Exhibition at Princeton Highlights the Deeper Meanings of “Chinese” Art
In the New York Times, Benjamin Genocchio reviews the “Outside In: Chinese x American x Contemporary Art” exhibition at Princeton University, going on until June 7:
What is meant by “Chinese” art in our age of globalization and transnational migration? To answer that question, Jerome Silbergeld, Cary Y. Liu and Dora Ching, the curators of “Outside In: Chinese x American x Contemporary
Art” at the Princeton University Art Museum, have selected six artists who are all United States citizens but have some connection to China. The result is a smart, visually impressive but somewhat strange and idiosyncratic exhibition.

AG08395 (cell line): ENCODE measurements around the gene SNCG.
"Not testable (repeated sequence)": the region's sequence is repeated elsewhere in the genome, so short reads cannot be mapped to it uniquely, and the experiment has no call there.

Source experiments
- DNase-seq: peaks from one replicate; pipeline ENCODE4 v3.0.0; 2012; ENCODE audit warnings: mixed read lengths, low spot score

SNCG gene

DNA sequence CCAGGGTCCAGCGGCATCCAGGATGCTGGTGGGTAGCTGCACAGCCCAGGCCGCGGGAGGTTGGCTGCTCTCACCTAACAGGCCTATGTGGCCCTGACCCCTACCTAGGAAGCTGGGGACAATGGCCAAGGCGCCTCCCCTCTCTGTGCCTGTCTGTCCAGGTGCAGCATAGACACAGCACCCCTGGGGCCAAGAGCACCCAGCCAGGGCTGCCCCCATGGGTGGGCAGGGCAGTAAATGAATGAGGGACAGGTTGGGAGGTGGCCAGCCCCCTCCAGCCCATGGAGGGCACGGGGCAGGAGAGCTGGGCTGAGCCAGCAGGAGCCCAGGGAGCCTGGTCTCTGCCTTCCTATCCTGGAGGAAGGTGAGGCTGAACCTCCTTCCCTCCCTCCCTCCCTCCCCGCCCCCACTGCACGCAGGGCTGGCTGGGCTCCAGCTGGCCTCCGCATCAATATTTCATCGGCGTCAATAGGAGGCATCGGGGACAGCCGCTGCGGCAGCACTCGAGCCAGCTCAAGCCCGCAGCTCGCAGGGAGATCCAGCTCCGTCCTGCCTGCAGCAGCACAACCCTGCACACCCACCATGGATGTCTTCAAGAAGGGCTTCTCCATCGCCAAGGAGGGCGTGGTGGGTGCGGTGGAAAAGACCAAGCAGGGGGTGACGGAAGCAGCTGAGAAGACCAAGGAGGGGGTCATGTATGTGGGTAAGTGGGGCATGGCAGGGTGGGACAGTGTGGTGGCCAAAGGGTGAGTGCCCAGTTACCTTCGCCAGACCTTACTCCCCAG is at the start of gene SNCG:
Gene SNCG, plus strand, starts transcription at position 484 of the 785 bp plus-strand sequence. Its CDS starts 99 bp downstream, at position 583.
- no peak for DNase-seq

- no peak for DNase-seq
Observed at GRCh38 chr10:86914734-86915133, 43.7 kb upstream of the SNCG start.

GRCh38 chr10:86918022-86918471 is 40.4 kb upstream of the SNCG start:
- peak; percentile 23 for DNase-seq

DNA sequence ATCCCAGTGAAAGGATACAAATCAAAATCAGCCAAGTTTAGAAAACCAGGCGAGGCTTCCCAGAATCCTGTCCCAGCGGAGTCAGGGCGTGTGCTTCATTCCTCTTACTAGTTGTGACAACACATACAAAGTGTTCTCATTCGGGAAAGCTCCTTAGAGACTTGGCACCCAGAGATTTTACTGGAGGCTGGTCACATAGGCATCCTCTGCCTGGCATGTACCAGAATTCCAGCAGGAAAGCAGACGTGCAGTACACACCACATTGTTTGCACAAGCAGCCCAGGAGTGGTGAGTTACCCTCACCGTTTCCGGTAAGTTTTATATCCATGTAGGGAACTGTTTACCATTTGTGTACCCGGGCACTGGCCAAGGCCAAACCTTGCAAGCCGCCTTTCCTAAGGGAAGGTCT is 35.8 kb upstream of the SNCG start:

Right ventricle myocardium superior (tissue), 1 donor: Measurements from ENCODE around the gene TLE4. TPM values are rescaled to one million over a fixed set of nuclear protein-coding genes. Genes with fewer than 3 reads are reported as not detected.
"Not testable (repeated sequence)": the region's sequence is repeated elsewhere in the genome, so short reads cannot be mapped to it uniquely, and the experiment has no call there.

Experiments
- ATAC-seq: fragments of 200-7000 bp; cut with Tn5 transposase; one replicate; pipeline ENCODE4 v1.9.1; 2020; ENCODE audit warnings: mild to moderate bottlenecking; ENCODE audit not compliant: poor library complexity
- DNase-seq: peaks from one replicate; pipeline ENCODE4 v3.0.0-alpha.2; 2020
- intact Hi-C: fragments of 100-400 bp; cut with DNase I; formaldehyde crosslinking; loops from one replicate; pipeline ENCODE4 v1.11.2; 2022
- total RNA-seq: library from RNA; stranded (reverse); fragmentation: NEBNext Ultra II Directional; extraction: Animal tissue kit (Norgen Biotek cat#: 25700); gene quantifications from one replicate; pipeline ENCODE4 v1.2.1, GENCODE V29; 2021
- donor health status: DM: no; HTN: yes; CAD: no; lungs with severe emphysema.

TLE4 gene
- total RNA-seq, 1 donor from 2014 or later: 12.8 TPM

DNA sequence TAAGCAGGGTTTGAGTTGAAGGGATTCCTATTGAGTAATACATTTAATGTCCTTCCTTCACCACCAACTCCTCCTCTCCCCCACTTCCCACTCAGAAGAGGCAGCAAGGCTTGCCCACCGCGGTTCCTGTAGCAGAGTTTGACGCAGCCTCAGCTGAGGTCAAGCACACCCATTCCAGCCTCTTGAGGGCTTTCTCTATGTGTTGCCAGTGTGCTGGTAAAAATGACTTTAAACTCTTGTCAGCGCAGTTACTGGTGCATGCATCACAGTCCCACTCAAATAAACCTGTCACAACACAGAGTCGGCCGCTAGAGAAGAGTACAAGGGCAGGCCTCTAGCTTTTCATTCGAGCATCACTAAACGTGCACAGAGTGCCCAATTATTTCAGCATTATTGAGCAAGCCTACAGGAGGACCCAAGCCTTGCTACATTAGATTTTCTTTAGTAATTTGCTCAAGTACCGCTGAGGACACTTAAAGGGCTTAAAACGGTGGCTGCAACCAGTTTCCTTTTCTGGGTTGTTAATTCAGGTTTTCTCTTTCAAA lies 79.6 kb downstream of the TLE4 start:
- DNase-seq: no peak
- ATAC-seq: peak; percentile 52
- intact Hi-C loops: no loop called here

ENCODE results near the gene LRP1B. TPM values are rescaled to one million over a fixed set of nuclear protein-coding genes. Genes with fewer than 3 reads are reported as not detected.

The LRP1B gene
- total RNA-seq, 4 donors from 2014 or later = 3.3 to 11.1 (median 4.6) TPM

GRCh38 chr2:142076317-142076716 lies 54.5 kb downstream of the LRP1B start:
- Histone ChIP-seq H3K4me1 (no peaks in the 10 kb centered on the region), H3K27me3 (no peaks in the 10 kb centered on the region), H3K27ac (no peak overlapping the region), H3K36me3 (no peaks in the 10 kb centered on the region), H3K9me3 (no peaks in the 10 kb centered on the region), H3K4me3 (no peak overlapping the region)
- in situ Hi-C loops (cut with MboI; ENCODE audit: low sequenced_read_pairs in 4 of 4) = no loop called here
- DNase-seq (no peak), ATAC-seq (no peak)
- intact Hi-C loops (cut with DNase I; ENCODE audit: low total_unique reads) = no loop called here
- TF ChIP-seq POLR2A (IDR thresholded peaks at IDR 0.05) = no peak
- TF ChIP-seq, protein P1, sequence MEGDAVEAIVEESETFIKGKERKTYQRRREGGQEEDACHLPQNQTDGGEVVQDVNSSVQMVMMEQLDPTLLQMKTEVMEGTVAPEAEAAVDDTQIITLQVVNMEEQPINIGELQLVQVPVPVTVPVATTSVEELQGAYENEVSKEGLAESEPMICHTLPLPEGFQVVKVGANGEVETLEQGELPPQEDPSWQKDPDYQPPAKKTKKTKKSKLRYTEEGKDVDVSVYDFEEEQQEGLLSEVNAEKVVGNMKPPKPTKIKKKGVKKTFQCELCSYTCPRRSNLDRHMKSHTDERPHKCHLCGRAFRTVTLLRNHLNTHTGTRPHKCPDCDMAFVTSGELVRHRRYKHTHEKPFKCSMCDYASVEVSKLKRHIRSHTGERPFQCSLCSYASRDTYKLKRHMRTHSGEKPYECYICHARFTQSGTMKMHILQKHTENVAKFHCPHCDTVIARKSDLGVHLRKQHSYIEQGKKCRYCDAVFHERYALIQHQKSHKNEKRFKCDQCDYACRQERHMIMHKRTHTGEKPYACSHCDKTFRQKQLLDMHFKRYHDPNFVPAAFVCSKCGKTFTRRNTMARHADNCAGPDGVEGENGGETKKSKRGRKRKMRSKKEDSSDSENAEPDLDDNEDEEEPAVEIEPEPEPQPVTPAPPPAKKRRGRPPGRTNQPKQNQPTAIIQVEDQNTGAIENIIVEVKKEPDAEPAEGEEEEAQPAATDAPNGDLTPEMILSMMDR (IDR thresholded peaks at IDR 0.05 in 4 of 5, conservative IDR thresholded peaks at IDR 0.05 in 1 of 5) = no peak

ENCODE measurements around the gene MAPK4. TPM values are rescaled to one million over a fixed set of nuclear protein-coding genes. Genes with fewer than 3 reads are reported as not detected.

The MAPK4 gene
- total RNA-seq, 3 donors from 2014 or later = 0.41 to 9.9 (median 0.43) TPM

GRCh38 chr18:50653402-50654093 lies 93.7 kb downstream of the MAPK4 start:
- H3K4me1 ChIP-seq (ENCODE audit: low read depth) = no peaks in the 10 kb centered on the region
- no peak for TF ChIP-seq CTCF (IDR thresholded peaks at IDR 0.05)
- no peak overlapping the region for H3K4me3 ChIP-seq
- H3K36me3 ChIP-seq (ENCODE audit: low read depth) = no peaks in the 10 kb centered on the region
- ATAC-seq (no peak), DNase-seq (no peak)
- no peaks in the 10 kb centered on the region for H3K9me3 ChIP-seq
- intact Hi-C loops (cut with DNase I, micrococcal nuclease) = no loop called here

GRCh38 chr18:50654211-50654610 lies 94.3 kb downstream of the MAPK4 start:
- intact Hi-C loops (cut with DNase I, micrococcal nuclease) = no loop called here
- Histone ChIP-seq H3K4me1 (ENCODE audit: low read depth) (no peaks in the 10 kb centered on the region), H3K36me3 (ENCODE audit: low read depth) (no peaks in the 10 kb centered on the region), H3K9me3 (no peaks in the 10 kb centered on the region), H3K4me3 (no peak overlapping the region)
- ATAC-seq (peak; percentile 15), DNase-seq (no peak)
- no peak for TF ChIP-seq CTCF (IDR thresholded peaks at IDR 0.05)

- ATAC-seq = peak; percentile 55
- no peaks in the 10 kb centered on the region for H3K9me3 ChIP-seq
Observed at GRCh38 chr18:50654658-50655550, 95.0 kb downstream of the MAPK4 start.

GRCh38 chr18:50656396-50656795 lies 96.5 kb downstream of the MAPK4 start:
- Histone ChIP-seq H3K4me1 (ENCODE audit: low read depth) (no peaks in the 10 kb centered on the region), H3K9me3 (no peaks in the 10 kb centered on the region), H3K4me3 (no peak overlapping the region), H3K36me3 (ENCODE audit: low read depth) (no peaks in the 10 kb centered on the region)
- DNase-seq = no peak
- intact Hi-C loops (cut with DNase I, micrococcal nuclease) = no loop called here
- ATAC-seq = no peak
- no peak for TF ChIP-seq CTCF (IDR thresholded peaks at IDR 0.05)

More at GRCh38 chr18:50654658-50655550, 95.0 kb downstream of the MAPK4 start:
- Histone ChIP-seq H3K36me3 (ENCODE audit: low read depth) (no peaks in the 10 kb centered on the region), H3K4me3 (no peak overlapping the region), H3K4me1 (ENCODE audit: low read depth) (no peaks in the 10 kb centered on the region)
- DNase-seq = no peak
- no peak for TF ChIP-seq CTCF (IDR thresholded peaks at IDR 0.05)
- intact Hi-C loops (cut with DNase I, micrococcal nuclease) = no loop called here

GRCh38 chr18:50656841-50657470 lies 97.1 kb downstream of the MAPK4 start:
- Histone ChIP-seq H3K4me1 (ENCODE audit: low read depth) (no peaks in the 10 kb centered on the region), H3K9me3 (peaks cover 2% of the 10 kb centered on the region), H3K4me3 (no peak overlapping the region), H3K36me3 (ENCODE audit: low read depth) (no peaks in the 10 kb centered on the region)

Four of the artists are ethnically Chinese but either live or have lived in the United States. One is an American living in China; another is an American-born Vietnamese living in Everett, Wash., who has adopted Chinese art and culture as her own. I am all for shaking up the categories of national identity and cultural affiliation, but I wonder how this group can realistically be said to exemplify contemporary Chinese art or, as the catalog puts it, “Chinese-ness.”